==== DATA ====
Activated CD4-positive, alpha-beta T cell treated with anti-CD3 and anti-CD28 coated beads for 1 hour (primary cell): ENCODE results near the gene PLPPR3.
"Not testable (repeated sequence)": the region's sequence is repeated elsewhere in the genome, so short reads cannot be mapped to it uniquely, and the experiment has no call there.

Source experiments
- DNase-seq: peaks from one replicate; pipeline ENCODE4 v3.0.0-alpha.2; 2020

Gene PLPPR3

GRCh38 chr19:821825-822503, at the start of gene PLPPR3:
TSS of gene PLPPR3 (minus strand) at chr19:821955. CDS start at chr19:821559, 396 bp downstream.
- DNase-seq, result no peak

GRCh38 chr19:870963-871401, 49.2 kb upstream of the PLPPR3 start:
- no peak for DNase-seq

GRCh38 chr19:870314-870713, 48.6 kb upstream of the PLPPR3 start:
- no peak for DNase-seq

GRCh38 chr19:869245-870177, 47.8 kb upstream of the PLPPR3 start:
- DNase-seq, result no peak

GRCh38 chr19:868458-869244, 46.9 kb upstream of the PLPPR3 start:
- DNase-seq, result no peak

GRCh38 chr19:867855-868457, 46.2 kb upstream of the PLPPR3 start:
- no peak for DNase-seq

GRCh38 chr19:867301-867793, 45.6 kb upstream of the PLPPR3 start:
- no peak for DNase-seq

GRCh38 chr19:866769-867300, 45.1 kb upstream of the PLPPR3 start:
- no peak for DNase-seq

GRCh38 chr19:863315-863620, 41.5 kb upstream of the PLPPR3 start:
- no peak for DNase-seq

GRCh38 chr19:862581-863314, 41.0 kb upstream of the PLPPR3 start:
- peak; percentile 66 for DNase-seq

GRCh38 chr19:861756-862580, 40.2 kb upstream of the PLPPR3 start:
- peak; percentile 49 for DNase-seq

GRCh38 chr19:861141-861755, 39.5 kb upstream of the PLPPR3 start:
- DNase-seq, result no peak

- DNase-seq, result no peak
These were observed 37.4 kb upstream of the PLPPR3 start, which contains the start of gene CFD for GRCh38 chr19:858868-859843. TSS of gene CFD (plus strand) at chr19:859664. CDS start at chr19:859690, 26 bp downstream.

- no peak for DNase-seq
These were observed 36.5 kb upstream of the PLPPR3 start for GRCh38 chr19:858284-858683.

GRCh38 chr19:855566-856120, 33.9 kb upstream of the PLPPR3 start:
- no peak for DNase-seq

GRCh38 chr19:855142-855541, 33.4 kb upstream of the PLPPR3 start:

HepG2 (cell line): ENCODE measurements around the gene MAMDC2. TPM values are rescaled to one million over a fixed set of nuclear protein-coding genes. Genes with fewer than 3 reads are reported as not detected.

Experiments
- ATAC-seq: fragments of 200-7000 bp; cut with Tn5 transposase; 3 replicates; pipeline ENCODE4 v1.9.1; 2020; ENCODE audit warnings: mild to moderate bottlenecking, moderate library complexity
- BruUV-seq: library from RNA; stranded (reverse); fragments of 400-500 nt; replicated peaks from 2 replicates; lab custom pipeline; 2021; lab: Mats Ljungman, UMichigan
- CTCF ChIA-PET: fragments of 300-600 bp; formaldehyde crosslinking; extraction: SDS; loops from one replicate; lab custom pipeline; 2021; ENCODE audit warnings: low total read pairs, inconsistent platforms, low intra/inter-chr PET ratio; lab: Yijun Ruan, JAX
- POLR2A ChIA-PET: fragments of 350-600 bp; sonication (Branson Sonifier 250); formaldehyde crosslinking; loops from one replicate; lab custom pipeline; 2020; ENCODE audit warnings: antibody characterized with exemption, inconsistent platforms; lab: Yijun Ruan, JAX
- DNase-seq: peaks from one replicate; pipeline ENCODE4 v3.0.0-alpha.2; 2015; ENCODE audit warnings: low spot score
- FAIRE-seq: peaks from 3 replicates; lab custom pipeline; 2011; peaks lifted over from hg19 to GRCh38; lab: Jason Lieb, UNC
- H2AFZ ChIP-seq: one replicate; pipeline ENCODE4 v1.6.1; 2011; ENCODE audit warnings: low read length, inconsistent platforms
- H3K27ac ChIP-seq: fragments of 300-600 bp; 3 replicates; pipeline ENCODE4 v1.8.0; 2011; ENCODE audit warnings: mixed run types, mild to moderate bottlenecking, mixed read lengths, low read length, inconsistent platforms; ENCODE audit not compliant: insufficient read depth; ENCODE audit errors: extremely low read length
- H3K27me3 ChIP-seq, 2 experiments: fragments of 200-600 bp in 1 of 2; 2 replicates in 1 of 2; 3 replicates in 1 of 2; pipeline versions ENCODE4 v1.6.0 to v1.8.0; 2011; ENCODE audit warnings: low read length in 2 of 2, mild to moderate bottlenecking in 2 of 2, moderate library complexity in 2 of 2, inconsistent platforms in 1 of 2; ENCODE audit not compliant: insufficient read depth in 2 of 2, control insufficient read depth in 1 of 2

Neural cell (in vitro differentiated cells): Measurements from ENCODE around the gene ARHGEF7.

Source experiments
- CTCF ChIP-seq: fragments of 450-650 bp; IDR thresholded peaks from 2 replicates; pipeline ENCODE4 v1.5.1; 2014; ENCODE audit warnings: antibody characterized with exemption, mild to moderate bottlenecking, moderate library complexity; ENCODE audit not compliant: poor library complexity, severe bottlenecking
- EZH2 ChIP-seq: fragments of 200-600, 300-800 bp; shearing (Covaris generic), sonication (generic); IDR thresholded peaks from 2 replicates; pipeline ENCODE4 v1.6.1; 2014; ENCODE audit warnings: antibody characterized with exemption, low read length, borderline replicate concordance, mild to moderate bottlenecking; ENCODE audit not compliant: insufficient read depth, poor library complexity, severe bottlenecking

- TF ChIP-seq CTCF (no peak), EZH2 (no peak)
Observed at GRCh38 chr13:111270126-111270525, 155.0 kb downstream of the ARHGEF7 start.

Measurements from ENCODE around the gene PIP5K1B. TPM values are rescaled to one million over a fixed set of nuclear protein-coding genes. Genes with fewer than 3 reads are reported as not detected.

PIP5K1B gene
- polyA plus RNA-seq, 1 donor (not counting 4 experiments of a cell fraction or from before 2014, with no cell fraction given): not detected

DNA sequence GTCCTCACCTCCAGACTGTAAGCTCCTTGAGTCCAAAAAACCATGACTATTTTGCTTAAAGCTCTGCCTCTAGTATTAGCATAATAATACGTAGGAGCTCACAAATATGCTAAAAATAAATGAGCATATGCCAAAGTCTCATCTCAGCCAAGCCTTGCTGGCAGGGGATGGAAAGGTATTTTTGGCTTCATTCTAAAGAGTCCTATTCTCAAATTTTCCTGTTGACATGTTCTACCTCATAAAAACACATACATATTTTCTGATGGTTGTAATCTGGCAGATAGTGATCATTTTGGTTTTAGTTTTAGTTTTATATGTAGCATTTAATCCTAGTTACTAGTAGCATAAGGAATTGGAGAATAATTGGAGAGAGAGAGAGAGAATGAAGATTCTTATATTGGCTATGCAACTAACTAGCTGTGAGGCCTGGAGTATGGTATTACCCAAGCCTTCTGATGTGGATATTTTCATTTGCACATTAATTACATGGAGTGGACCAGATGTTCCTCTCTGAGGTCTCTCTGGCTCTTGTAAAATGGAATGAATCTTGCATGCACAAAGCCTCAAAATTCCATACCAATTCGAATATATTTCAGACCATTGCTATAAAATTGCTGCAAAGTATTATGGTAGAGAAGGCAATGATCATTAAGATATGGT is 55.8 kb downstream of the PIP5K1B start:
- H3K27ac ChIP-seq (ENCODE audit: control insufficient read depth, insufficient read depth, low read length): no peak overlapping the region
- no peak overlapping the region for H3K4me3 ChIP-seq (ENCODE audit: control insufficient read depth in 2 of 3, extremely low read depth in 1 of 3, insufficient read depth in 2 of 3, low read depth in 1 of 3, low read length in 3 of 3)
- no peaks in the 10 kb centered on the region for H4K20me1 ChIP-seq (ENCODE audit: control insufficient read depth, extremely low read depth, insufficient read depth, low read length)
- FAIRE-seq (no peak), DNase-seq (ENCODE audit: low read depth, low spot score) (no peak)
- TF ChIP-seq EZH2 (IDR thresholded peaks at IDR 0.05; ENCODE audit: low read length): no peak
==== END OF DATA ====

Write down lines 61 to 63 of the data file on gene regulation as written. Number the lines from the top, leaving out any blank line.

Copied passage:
- no peaks in the 10 kb centered on the region for H4K20me1 ChIP-seq (ENCODE audit: control insufficient read depth, extremely low read depth, insufficient read depth, low read length)
- FAIRE-seq (no peak), DNase-seq (ENCODE audit: low read depth, low spot score) (no peak)
- TF ChIP-seq EZH2 (IDR thresholded peaks at IDR 0.05; ENCODE audit: low read length): no peak